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N.J. finds PFNAs, ‘chemicals of emerging concern,’ in some recreational fishing waters

There is growing national interest in perfluoroalkyl and polyfluoroalkyl, chemical compounds once used to treat nonstick cookware, as well as put in firefighting foam, stain-resistance clothing and food packaging.

A fishers shows off a largemouth bass.
A fishers shows off a largemouth bass.Read moreBrent Frazee/Kansas City Star/TNS

For the first time, the New Jersey Department of Environmental Protection has tested for man-made "chemicals of emerging concern" — often referred to as PFAS — in the lower Delaware River watershed and found the chemicals in multiple locations.

The expanded testing of fish in selected waterways was carried out as part of a regular update of fish consumption advisories, according to a news release issued Thursday.

There is growing national interest in a large group of chemicals known as PFAS, which includes compounds such as PFOA, PFOS and PFNA. The compounds were once used to make nonstick cookware, firefighting foam, stain-resistant clothing, and food packaging.

The Environmental Protection Agency says there's evidence that exposure to PFAS can lead to adverse health effects in humans, including increased cholesterol levels.

Debate about establishing safe levels has heightened after aides to former EPA Administrator Scott Pruitt attempted to halt publication of a study into water contamination near military bases nationwide, including former naval bases in Bucks and Montgomery Counties.

In that study, levels identified as safe for humans to ingest without a probable risk of health effects were lower than previously identified by the federal government. The report by the Agency for Toxic Substances and Disease Registry (ATSDR) identified levels of the contaminants a person could safely consume — and its threshold equals only one-tenth of the amount used by the EPA to develop its 2016 drinking water guidelines. The EPA, under new Administrator Andrew Wheeler, is holding a community forum on the chemicals in Horsham on July 25.

The NJDEP release did not state the levels it found in its tests, but said, "PFAS were detected at varying levels and combinations in all of the water bodies tested."

Those bodies included the Passaic River in Passaic County, the Raritan River in Somerset and Middlesex Counties, the Metedeconk River in Ocean County, several lakes adjacent to Joint Base McGuire-Dix-Lakehurst in Burlington and Ocean Counties, the North Branch of Rancocas Creek in Burlington County, Woodbury Creek in Gloucester County, Fenwick Creek in Salem County, and the Cohansey River in Cumberland County.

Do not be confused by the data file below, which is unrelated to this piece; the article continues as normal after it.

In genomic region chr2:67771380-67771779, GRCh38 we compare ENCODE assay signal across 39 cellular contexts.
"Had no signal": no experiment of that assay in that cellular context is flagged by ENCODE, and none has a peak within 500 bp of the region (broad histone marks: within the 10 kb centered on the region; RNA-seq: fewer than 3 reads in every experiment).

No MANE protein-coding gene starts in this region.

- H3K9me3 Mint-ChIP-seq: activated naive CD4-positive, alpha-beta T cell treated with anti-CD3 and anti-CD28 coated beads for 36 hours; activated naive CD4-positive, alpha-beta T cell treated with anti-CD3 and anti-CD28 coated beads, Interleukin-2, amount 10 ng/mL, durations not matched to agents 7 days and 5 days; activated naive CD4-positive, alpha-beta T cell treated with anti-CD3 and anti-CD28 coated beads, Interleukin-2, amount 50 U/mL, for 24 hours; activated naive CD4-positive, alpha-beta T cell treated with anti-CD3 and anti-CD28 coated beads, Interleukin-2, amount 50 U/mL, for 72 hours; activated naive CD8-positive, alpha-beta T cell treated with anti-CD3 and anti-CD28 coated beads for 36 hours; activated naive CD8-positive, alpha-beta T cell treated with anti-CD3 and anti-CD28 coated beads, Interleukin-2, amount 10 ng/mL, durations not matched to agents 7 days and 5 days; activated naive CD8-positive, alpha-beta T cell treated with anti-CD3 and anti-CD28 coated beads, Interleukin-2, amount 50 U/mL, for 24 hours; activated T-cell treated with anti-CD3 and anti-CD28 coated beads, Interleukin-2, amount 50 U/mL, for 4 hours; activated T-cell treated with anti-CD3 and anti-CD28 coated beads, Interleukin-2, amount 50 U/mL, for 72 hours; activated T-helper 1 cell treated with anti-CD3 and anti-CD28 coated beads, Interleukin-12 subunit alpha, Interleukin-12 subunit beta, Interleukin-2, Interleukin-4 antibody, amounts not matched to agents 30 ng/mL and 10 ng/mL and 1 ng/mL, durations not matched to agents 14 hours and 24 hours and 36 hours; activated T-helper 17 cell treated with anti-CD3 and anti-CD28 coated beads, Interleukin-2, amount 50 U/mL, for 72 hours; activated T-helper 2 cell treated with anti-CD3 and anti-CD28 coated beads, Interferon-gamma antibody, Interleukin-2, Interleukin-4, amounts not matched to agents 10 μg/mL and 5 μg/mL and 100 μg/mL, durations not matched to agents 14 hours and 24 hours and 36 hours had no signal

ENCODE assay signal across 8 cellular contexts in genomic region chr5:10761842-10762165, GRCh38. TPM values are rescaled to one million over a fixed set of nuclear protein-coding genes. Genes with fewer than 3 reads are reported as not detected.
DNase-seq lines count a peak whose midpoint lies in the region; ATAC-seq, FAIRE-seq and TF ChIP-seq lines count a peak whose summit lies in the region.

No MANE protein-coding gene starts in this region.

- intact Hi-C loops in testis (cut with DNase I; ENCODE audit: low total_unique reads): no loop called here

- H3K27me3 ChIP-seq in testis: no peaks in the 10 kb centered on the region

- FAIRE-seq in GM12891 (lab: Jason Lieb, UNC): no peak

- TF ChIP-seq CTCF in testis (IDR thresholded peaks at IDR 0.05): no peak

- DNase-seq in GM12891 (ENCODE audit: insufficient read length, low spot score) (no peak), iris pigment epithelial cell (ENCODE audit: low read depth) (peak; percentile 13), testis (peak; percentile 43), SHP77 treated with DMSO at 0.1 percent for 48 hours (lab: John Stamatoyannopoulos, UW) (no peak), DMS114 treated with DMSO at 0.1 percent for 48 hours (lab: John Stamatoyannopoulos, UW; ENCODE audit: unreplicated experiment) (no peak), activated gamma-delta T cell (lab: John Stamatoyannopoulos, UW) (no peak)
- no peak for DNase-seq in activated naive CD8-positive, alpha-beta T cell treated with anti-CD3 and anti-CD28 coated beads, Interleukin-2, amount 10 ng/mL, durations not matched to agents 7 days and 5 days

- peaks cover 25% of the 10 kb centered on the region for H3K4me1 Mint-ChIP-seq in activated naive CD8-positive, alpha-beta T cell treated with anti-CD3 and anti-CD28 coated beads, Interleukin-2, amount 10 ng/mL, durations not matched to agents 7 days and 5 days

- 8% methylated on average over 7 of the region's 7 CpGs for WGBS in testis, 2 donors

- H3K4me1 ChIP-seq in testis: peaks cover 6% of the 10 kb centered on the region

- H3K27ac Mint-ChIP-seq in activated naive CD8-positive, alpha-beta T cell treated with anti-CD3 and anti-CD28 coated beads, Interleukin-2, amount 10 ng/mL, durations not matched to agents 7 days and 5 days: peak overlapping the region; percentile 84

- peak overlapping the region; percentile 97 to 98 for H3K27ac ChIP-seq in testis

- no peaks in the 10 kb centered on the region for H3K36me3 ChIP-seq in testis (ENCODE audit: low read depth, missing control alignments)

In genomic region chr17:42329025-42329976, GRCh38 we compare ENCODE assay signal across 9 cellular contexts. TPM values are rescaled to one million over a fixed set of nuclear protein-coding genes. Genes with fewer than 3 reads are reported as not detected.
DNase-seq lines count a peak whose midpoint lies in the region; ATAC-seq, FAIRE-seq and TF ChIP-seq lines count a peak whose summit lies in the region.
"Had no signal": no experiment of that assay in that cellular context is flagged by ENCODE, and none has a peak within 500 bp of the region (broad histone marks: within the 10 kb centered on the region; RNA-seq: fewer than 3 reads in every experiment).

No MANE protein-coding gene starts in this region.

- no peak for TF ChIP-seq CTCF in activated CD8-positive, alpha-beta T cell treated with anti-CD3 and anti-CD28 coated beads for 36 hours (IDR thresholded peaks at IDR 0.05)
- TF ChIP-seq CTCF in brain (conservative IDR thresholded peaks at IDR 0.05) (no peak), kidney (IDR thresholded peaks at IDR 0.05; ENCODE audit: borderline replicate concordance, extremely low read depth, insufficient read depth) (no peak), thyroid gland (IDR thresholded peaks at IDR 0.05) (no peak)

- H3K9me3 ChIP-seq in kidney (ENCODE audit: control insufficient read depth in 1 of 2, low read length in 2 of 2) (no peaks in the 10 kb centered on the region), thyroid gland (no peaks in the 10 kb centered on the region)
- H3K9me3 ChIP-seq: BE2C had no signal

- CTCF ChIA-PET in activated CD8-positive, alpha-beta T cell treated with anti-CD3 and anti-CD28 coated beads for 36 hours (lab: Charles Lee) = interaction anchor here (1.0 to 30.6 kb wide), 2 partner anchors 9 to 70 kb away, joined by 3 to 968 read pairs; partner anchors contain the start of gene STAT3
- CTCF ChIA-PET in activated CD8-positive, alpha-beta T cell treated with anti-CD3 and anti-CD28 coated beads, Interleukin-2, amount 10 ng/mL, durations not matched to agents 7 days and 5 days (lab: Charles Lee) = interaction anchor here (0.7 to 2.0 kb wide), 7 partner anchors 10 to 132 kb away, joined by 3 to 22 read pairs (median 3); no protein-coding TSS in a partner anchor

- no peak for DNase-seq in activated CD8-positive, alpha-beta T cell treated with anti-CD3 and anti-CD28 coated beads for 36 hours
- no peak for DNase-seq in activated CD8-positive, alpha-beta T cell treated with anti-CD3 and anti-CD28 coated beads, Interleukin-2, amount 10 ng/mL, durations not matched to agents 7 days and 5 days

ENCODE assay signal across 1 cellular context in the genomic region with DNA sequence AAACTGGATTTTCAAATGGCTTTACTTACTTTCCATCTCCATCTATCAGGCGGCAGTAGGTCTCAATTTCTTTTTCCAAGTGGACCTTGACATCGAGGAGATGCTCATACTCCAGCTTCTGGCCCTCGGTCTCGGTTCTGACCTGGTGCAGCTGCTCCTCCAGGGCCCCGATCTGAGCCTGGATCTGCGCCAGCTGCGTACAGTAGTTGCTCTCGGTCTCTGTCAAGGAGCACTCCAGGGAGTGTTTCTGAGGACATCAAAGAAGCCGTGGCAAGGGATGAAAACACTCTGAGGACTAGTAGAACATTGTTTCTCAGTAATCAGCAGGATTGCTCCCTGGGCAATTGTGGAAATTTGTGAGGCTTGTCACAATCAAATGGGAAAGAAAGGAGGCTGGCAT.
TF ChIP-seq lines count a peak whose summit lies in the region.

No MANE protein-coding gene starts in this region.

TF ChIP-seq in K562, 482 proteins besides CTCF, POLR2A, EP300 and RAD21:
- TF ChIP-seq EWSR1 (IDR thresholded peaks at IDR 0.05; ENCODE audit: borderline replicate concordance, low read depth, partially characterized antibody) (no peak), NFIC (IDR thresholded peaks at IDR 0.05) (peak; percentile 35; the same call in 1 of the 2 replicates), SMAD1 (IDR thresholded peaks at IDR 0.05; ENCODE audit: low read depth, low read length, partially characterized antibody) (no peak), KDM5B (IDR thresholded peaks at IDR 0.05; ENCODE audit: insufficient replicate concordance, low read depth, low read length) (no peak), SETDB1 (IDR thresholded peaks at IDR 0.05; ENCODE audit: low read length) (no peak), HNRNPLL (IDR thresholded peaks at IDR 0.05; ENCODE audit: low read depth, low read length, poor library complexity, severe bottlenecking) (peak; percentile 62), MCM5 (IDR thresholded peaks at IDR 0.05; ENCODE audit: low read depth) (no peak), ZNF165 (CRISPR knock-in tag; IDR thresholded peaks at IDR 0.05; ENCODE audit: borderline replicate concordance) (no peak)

The waterways were selected because of their proximity to potential sources of PFAS. Of particular concern have been areas of Gloucester and Salem Counties near a Chemours facility in Pennsville. The agency did not cite those sources, but PFAS has been an issue in the state for years.

The DEP sampled water, fish tissue, and sediment.

Under the new advisories, the DEP cautioned anglers to eat very limited amounts of certain species in areas where PFAS was detected. Those in a high-risk population, which includes infants, children, pregnant women, nursing mothers, and women of childbearing age, should avoid consumption.

For example, the new listings for Fenwick Creek advise that people in the general population limit channel catfish consumption to only one meal per month; those in the high-risk category should not eat the fish at all.

DEP literature says PFOS that is released into the environment can contaminate surface water as well as groundwater used as drinking water sources. As a result, it can accumulate in freshwater fish, posing a potential health concern for those eating it. The chemicals can impact the immune system.

New Jersey is currently mulling what maximum contaminant levels would be considered acceptable for the compounds. For example, the Drinking Water Quality Institute, which advises the DEP, recommends that drinking water contain a maximum of 14 parts per trillion for PFOA and 13 parts per trillion for PFOS and PFNA.

The DEP has been testing waterways for years for its advisories on which species of fish should be consumed and how often. The monitoring also includes testing for mercury, pesticides, and PCBs.

Environmental groups welcomed the addition of PFAS testing. Maya van Rossum of the Delaware Riverkeeper Network called it a "landmark study documenting the prevalence and persistence of" the compounds in the state and an important advancement for public health.

Anyone wanting to learn more about which fish they can eat and how often can check the advisories.